New Hampshire

Cranston Print Works plan pursued


The former Cranston Print Works facility on Cranston Street has stood empty for about a decade. Trees have grown in the gutters and holes have eaten through the roof.

According to Planning Director Jason Pezzullo, the property’s buildings are in a rough state. But that can change. Owners and applicants CPW Apartments LLC and CPW True Storage of Manchester, New Hampshire will appear before the Planning Commission on March 7 for approval of the master plan and zoning of the property; The zoning change will then be presented to City Council at its March 16 ordinances committee meeting.

“We were excited to see that [project] getting to this point for a long time,” Pezzullo said, adding that his department has been working with the applicant for about two years.

Founded in 1824 by William Sprague, Cranston Print Works is the oldest textile printing company in America. In the proposed rezoning ordinance, the city recognized the historic value of the property and its structures while also acknowledging the land’s great potential for reuse and redevelopment.

“The City of Cranston believes that it is in the best interests of the City’s economic wellbeing and community interests to support the redevelopment, revitalization and growth of the Printing Works property so that it again makes a significant contribution to the industrial and commercial area the city can afford the assessment basis,” says the preamble to the ordinance.

Pezzullo said the city is waiting for the master plan to be submitted, but the applicant has proposed multifamily development and self-storage for the property. The plan has changed since the joint site tour attended by Council members and Planning Commission members in August 2021. At the time, individuals heard from the proposer to get a better understanding of the location and scope of the overall proposal.

Pezzullo said the proposal is more modest than what the proposer originally put forward, but it’s not too different from what was proposed in 2021. He believes there are around 130 units for future residents; this number is almost half of what the applicant originally proposed. One of the major differences between the proposed plan and what was shown in 2021 was that the original plans called for detached single-family dwellings towards the rear of the development and another dwelling closer to the dam area. Due to environmental concerns there, it looks like the single-family homes won’t be feasible.

The majority of the property is currently classified at Zone M-1 (Industrial) with a small portion at Zone B-2. The applicant is seeking a rezoning to M-1 with conditions. Currently, M-1 zoning does not allow for residential uses and has restrictions on commercial uses. For this development only, the planning department would like to make an exception to providing an affordable housing component on the property. Pezzullo said this will be discussed in more detail when they get around to it.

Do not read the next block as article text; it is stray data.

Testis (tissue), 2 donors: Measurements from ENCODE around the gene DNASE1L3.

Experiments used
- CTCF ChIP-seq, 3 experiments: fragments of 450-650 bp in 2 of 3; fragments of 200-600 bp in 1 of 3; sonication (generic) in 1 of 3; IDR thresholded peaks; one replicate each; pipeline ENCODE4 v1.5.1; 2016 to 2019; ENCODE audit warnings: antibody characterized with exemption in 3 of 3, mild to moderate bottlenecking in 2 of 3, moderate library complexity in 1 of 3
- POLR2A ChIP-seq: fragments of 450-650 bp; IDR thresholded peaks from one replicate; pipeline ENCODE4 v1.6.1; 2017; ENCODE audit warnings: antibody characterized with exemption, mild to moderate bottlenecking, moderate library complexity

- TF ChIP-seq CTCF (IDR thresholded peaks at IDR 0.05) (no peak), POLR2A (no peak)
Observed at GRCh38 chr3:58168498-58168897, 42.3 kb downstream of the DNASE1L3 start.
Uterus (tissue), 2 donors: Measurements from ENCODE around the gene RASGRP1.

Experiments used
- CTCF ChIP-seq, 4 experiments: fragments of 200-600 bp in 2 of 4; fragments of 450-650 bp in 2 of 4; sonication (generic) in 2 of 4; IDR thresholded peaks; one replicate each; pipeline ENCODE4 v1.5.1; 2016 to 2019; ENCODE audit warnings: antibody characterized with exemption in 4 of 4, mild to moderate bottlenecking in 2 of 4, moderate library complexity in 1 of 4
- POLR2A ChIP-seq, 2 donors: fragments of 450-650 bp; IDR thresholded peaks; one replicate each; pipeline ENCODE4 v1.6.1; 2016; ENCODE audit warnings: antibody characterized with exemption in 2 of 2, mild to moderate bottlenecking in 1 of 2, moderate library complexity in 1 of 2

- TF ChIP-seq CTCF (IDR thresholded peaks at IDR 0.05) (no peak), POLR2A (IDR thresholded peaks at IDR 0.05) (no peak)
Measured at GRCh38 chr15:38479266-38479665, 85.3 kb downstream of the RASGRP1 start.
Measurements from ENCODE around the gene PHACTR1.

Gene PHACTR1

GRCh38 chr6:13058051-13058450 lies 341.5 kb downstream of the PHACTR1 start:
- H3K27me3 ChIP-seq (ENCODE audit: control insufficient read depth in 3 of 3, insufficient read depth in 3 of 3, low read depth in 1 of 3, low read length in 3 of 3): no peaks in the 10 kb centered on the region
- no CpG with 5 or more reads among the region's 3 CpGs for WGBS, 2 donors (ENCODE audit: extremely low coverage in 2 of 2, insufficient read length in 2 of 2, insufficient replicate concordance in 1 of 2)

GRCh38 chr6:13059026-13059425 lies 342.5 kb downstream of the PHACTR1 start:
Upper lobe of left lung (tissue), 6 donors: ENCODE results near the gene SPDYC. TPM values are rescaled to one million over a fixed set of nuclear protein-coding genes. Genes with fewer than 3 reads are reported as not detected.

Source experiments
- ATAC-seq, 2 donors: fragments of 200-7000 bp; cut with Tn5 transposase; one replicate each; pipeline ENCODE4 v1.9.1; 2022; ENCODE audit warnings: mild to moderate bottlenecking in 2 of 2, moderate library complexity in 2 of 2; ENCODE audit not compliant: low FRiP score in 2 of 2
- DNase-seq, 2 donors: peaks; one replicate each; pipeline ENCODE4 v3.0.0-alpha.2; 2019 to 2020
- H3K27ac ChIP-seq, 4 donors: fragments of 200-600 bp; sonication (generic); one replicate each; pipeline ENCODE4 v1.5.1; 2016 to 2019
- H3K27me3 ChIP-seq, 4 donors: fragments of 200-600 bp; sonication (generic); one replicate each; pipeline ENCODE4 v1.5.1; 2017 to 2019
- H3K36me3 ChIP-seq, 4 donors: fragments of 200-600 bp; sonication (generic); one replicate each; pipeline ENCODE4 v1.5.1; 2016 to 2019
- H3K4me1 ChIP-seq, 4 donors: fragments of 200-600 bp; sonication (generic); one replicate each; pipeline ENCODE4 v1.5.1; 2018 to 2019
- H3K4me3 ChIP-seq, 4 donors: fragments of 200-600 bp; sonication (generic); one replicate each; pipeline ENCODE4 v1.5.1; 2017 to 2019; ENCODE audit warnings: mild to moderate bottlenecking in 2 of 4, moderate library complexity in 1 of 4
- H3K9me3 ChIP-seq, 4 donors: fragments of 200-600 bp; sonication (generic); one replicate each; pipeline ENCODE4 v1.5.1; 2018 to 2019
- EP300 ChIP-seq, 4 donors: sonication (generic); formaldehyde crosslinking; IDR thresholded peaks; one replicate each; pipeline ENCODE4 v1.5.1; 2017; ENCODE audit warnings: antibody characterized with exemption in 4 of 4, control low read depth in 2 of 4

The ordinance before City Council Committee members includes five conditions that allow for expansion and redevelopment, including multi-family housing units.

As for the permitted uses of the property, the ordinance provides that all uses, including self-storage and mini-storage, are in the City Code in the M-1 industrial zone zoning plan by operation of law or by special use permit at the Cranston Print Works project. In addition, multi-family housing units and associated facilities for residents (e.g., gym, health club) will be permitted as allowable within the M-1 zone district.

A maximum of 150 units is allowed for density. The maximum building height is set at four stories and 50 feet—with an additional 10 feet for rooftop mechanical equipment. The terms state that the height limit does not apply to the existing bell tower located on the property. The maximum batch coverage is 60 percent.

Off-street parking will be provided in a minimum two-unit ratio. Commercial uses, including self-storage and mini-storage, offer a minimum of 10 off-street parking spaces.

All signs existing on the property at the time the ordinance is passed are legally permissible. Existing signage may be replaced with a sign of equal or smaller square footage, or a smaller height and width.

This project will be a big investment and Pezzullo added that some sort of tax implications will be part of the applicant’s filing. He believes the developer will need to work with the state because of the site’s historic assets.

Prior to the current applicant, Pezzullo said several previous owners tried to do something with the property, but the plans never came to fruition. He’s excited to have CPW Apartments LLC and CPW True Storage (Brady Sullivan Properties) bring their ideas because of their track record of getting things done and being successful in Rhode Island and New England.

If the project’s master plan and zoning change is approved in March, the next step would be to submit a preliminary plan, which will take time.

Looking ahead, Pezzullo said a proposed site like this will be beautiful.

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